Mon, 01 Feb 2010
Permit Anomalies at Bali's Blue Bird Taxi Threaten to Close Down 500 Car Fleet.

(1/30/2010) Bali's Transportation, Information and Communication Department (Dishubinfokom) is not prepared to make comment regarding widely publicized allegations in island's press that the well known Blue Bird taxi fleet is operating illegally under licenses owned by the now defunct PT Bali Praja Transport.

Quoted by the national news agency Antara, the head of Dishubinfokom, I Made Santha, said: "We are not yet prepared to comment on the problem of permits for Blue Bird in Bali being facilitated on the name of PT Bali Praja Transport. We continue to investigate." He said that his department is studying the problem as a member of team comprising members from the provincial government of Bali, the Bureau for Development and the Economy, the Legal Bureau and the Bali House of Representatives (DPRD).

Santha continued: "Through the gathering of additional information regarding the use of Bali Praja's permits, we will jointly examine the taxi operation (Blue Bird) in order to determine the truth of the accusation."

Santha, a former employee of Bali's Cultural Department, added: "If it is eventually proven that there has been an improper use of another company's permits, we will certainly finish the matter in accordance with the law and rules in place."

Earlier, the Chairman of Commission I of the Bali House of Representatives (DPRD-Bali), I Made Arjaya, said that his observations in the field confirm that Blue Bird Taxis is operating without the necessary permits. The recent request submitted to the provincial government of Bali to allow 250 new taxis under the Blue Bird brand was done on the name of PT Bali Praja Transport and not Blue Bird. Arjaya is asking the subject 250 permits be revoked.

Blue Bird Taxis' lack of a proper legal footing has prompted calls in the local media for all the company's taxis to be impounded until the matter is resolved.


Mon, 01 Feb 2010
From: JakChat
Comment by Marmalade
Victory for the "TRANSPORT meester!" scumbags. Certainly not depending on those assholes.


Mon, 01 Feb 2010
From: JakChat
Comment by KuKuKaChu
indeed you are correct, mr. marmz. one of the best-run companies in Indonesia, operating the best taxi service at a reasonable cost with the least amount of driver hassle/stupidity, and the local political hoons are out to close them down.

i wondered, when i read this piece: who is paying these dogs to bay?


Mon, 01 Feb 2010
From: JakChat
Comment by Om Pong
Exactly. This one smells massively of fish. All the other cab companies must have had a whip round in order to bribe a few local scum bags holding the reins of power.


Mon, 08 Feb 2010
From: JakChat
Comment by KuKuKaChu
From http://www.balidiscovery.com/messages/message.asp?Id=5801

Blue Bird Taxi Responds to Illegal Operation Claims

Blue Bird Insists their Bali Taxi Fleet Operating in Accordance with the Law.

(2/7/2010) The Blue Bird Taxi Group has responded vigorously to island officials and legislators who are accusing the 500-car taxi service in Bali of operating without the required licenses and permits.

The Vice-President of the Blue Bird Group, Noni Purnomo, said the Blue Bird brand is operated by PT Praja Bali Transportasi which is a legal transportation company operated by the Group.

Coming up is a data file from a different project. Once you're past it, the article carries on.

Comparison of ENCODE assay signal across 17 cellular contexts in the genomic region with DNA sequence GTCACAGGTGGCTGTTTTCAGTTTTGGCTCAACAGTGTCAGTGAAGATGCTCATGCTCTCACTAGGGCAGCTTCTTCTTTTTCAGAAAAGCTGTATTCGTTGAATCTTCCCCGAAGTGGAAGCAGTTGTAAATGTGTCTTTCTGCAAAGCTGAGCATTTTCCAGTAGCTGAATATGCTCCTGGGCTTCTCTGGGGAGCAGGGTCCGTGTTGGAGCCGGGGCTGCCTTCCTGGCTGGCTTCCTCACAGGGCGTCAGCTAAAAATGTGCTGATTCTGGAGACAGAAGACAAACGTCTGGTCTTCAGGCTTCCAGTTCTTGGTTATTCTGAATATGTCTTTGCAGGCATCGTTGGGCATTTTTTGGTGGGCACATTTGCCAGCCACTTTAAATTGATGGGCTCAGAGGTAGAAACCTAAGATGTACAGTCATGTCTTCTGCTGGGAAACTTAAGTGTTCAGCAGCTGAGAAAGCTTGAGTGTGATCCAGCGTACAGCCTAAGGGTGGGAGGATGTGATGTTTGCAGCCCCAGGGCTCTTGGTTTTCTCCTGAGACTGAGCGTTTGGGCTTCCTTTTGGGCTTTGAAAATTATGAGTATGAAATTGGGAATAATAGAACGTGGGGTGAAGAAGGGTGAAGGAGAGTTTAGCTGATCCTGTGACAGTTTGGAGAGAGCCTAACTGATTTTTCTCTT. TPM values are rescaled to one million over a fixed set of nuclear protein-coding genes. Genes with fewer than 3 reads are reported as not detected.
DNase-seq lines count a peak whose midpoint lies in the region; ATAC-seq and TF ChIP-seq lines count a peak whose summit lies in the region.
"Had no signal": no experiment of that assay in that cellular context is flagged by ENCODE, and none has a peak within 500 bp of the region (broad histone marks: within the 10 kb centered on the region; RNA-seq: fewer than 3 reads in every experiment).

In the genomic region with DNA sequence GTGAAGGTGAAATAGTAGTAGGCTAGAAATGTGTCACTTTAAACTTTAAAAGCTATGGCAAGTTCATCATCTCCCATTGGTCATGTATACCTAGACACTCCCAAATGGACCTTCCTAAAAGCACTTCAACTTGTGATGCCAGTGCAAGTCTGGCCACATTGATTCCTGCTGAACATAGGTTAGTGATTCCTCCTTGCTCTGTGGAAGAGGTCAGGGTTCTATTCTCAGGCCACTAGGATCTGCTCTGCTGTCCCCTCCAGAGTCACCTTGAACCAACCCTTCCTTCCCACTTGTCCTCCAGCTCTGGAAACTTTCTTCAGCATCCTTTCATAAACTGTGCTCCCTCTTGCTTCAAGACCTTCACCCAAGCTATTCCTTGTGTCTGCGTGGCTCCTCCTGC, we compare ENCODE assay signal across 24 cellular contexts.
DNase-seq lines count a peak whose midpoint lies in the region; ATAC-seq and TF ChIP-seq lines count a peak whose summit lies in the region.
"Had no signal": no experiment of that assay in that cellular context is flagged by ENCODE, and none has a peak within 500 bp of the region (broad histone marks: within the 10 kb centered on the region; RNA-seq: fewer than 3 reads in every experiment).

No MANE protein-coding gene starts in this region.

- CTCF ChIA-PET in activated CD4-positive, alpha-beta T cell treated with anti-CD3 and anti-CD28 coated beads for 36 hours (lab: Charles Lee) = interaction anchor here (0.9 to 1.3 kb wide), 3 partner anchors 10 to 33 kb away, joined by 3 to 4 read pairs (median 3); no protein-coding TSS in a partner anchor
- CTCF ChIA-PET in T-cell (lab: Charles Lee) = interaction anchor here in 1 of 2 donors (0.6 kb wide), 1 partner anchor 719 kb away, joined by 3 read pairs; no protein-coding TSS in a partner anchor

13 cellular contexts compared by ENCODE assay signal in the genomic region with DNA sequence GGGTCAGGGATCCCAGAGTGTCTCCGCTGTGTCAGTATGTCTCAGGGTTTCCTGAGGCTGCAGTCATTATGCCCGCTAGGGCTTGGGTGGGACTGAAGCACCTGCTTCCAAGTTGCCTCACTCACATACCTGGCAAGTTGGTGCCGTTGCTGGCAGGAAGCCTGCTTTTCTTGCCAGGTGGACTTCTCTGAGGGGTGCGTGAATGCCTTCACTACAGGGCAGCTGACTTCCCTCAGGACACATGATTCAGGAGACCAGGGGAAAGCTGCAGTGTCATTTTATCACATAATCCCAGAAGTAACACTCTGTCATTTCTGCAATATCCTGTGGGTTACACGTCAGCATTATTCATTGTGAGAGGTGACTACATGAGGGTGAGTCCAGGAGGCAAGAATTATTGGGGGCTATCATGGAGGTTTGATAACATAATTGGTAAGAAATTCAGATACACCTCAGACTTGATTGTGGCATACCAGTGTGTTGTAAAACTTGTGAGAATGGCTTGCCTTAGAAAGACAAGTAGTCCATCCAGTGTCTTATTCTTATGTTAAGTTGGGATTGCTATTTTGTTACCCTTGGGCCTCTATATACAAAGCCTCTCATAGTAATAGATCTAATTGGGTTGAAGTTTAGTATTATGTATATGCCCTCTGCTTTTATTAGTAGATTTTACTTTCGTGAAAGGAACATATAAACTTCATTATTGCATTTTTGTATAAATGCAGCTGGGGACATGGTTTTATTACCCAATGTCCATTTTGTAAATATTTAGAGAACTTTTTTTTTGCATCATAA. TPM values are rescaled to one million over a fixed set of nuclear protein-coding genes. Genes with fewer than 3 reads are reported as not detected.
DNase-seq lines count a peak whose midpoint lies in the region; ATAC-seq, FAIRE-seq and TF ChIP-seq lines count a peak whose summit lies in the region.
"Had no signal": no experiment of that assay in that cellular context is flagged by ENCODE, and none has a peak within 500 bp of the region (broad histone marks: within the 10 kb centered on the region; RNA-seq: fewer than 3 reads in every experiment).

Quoted in Bisnis Indonesia, Noni said, “We honor the law and always obey existing regulations.”

Noni's comments were made following the issuance of a written notification from I Made Santha - Bali chief of the Transportation, Information and Communication Department – calling into question the legal standing of the Bali taxi operation. That letter, dated February 1, 2010, took issue with the use of the Blue Bird brand on taxis operating under permits issued to Praja Bali.

Santha ordered that the entire taxi fleet cease operations until the cars could be re-branded and the Blue Bird identity removed.

Santha's get tough order followed a visit by local legislators in Bali to the vehicle pool of Blue Bird in South Bali.

Noni insists there is no case to answer, explaining that Blue Bird had given permission to PT Bali Praja to use the logo and identity of the Blue Bird Group in Bali.

The head of the Bali Taxi Union, Nyoman Rai, said the 1,500 drivers employed by Blue Bird have suffered lost income as many foreign tourist were reluctant to us


Wed, 17 Feb 2010
From: JakChat
Comment by KuKuKaChu
things are now becoming clearer: thug taxi drivers in bali want bluebird shut down because they can't cheat and steal from bules any more.

Bali Blue Bird taxi drivers seek police protection

Drivers of Bali Blue Bird taxis have asked protection from Denpasar Police following protests and violence by drivers from other groups, which are united in the Bali Tourism Service Association (PJWB).

“Our drivers are afraid of those who violently sweep our taxis on the streets. The protesters urge our passengers to get off the taxi,” Bali Blue Bird spokesman Nyoman Mertadi told Antara news agency on Tuesday.

Denpasar Police chief Sr. Comr. Gde Alit Widana said that the police had sent squads of police officers to safeguard the Blue Bird offices in Jimbaran and Sesetan.

The police will also monitor and take action against violations on the streets, he added.

Previously, hundreds of local taxi drivers were reported staging a demonstration Monday, demanding the closure of the Blue Bird taxi company in Bali for allegedly operating on the island without a permit.


Mon, 22 Feb 2010
From: JakChat
Comment by KuKuKaChu
the saga continues ...

From http://www.balidiscovery.com/messages/message.asp?Id=5827

Open Season in Bali on Blue Colored Birds
Blue Bird Bali Taxi Controversy Escalates.

Bali News: Open Season in Bali on Blue Colored Birds
(2/20/2010) Demonstrations and demands by competing drivers from Bali taxi operators to withdraw the licenses and close down Bali Taxi (Blue Bird) has evoked a response from the 1,500 Blue Bird drivers who would be affected by such a move.